“Old Laurence! He’s harmless. Stays to hisself mostly. If you want’a know about Laurence ask Arnold. He knows him ‘bout as well as anybody.”

            “Well, I live right next to him and he does some pretty strange things!”

I didn’t want to come right out and tell him what I saw on the morning of the 5th. I was hoping to get a little more information, though. So I asked again what he could tell me about the old man.

            “Don’t know much, really. He’s always been here as long as I can remember. Sticks to hisself a lot, like I say. Whole family lived there once but I guess they all died off but old Laurence.” Jim scratched his chin. “There was an old woman. I remember that. Not his mother, maybe a sister or something. You ask Arnold. He might know.”

            It isn’t that I forgot about asking, but I got busy and stayed that way the rest of the week just trying to get the hang of how the place ran. It wasn’t till late on Friday evening, just about closing that I saw Lepke out in from of the market looking at the billboard and the notes posted there.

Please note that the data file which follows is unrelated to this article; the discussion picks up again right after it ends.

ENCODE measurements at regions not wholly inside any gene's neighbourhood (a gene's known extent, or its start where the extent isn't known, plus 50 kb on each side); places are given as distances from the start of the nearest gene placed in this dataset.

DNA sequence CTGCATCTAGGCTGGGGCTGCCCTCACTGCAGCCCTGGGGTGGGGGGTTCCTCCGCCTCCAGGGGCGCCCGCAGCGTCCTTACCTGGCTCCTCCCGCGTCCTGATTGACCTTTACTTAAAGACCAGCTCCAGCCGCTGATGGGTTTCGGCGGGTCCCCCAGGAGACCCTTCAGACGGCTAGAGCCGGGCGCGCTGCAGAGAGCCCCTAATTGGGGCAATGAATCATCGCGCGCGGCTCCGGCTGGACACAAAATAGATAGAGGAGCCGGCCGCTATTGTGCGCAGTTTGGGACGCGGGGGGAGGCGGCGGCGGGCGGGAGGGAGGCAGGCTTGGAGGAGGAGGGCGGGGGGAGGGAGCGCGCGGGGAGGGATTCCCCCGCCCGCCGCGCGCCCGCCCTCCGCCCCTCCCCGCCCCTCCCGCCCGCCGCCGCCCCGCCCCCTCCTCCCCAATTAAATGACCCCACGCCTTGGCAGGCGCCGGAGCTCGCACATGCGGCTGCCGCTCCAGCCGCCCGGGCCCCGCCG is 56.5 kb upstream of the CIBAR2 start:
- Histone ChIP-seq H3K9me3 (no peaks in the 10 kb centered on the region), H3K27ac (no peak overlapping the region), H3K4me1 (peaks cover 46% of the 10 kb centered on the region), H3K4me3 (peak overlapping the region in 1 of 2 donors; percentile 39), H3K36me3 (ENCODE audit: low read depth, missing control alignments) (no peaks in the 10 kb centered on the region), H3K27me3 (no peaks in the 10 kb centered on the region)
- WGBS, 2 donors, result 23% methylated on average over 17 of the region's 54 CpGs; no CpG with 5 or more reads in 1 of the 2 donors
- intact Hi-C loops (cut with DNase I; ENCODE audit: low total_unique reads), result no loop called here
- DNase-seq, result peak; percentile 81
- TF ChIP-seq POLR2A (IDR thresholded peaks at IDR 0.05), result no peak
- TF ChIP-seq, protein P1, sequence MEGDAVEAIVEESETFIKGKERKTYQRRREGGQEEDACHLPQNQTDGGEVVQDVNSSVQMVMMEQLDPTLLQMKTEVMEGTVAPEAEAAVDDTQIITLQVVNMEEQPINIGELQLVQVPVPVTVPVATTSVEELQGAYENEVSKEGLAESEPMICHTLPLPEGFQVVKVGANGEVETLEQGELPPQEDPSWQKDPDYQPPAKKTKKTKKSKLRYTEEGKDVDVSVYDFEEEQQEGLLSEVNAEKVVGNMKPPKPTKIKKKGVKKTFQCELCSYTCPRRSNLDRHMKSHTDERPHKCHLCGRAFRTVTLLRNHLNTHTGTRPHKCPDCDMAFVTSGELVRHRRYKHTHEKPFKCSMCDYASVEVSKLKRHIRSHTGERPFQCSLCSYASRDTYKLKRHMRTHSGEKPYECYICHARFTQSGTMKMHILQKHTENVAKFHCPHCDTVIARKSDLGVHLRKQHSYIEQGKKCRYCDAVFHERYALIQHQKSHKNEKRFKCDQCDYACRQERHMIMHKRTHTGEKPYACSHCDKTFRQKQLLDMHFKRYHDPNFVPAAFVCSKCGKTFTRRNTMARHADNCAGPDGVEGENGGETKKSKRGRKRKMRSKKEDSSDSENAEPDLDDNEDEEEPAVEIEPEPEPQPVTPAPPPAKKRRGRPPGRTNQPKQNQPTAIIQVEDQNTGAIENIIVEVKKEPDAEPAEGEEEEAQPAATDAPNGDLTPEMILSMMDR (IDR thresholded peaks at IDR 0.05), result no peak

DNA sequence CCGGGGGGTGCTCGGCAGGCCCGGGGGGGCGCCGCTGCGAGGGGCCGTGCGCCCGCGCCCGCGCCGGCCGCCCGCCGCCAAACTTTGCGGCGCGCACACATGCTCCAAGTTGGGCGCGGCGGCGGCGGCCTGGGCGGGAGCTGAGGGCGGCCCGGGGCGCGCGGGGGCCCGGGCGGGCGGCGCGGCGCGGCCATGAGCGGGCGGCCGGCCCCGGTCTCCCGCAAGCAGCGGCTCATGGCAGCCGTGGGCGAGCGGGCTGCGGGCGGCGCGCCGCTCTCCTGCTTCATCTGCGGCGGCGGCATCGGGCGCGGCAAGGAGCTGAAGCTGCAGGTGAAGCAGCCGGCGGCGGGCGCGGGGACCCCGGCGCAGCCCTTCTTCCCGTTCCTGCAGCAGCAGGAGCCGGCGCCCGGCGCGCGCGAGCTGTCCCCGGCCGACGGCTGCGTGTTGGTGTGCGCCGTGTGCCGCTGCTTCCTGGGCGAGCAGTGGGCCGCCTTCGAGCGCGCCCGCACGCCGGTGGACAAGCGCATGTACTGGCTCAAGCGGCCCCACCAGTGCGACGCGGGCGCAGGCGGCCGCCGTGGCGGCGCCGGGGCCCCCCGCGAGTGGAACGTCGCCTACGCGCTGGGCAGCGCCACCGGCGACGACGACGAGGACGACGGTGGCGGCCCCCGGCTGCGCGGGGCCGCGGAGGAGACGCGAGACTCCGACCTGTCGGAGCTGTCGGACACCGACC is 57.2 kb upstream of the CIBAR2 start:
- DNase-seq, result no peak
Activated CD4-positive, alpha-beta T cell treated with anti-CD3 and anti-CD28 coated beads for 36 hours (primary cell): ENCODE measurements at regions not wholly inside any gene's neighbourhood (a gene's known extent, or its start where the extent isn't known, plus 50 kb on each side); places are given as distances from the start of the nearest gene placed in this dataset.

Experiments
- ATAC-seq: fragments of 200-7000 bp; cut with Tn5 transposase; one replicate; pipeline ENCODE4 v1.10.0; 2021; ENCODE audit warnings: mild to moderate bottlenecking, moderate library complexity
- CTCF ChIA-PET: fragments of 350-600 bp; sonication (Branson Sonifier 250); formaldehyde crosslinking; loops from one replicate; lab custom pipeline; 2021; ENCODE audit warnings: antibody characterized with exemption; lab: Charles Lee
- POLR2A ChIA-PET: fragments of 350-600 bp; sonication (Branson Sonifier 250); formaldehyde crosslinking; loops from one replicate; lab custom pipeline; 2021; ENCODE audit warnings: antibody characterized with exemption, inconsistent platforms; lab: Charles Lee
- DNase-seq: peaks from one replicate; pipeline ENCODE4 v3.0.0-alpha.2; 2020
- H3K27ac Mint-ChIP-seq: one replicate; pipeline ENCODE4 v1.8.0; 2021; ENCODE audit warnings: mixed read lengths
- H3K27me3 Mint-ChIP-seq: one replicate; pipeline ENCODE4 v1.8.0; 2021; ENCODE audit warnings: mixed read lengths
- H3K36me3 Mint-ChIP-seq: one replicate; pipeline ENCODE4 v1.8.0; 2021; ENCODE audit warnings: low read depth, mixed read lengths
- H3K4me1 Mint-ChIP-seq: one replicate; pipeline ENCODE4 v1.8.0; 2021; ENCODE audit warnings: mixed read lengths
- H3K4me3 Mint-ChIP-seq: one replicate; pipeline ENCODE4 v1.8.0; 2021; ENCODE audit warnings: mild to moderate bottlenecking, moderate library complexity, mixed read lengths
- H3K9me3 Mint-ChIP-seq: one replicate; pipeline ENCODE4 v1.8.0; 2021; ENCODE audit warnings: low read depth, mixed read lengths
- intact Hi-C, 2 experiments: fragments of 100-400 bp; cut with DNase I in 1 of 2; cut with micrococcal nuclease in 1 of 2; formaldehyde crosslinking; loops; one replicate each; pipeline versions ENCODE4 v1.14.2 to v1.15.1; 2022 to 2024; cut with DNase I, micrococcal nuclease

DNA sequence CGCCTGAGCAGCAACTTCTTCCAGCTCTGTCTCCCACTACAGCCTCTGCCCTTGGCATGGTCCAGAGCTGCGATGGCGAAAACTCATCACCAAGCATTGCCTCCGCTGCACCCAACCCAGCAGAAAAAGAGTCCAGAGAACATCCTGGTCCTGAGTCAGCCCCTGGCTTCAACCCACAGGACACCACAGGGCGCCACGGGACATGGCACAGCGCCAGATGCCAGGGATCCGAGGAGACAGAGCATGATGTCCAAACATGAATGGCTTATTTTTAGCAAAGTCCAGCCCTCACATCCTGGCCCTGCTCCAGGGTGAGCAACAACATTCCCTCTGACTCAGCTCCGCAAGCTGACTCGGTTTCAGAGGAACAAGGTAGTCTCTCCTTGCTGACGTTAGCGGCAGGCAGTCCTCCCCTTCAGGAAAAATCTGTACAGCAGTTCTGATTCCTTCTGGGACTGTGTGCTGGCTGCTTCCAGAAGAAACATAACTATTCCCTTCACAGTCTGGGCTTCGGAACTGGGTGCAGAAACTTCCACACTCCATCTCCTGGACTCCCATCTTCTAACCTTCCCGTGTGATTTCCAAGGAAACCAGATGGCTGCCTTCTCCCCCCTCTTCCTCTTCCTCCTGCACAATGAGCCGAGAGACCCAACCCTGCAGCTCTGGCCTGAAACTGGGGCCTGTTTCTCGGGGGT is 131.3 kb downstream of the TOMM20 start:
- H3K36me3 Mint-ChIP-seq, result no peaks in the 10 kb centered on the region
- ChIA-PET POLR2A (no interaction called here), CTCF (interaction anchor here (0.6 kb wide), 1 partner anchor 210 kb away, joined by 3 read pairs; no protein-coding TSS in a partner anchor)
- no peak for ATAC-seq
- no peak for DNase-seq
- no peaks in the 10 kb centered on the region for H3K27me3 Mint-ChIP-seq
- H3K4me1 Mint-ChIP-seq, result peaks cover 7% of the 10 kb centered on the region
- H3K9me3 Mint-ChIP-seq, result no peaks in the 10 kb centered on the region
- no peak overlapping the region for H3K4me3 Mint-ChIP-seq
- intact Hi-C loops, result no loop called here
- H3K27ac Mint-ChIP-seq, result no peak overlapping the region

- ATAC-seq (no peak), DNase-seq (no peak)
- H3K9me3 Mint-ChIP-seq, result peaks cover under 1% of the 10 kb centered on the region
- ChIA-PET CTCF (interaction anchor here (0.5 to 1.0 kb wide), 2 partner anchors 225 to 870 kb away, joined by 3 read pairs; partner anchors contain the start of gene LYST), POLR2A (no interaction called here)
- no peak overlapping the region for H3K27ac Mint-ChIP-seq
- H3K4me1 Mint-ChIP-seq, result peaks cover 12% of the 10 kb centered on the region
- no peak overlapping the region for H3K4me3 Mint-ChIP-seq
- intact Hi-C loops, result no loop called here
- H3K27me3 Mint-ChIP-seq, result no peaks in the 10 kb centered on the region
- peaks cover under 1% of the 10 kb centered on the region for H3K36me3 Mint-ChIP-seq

“Arnold, that’s old man Lipke out there. What’s he doing? What’s he looking at?”

            “Oh, a… Mr. Lipke gets messages there.”

            “ Messages?”

            “Yeah, he finds them there in the evenings, usually on Friday.”

            “What sort of messages? Who leaves them?”

            “Well…I don’t rightly know who leaves them but that’s where he finds them.” said Arnold quickly scooting off to sweep somewhere out of sight or read one of those Greek myths he found so interesting. If I couldn’t find Arnold, he was most likely in the vegetable cellar where it was cool reading from those old books he carried around. Anyway, he got off somewhere so as not to be questioned anymore about Lipke’s routine.

             That evening when I closed up I looked at that board and the notes posted on it. There was the normal sort of things like hay for sale, tractor for rent, housecleaning (I’m sure that wasn’t what he was looking at). There was a note about canned goods, and one for quilting the following Sunday. I didn’t see anything there Lipke would have been interested in. I went home more than a little puzzled.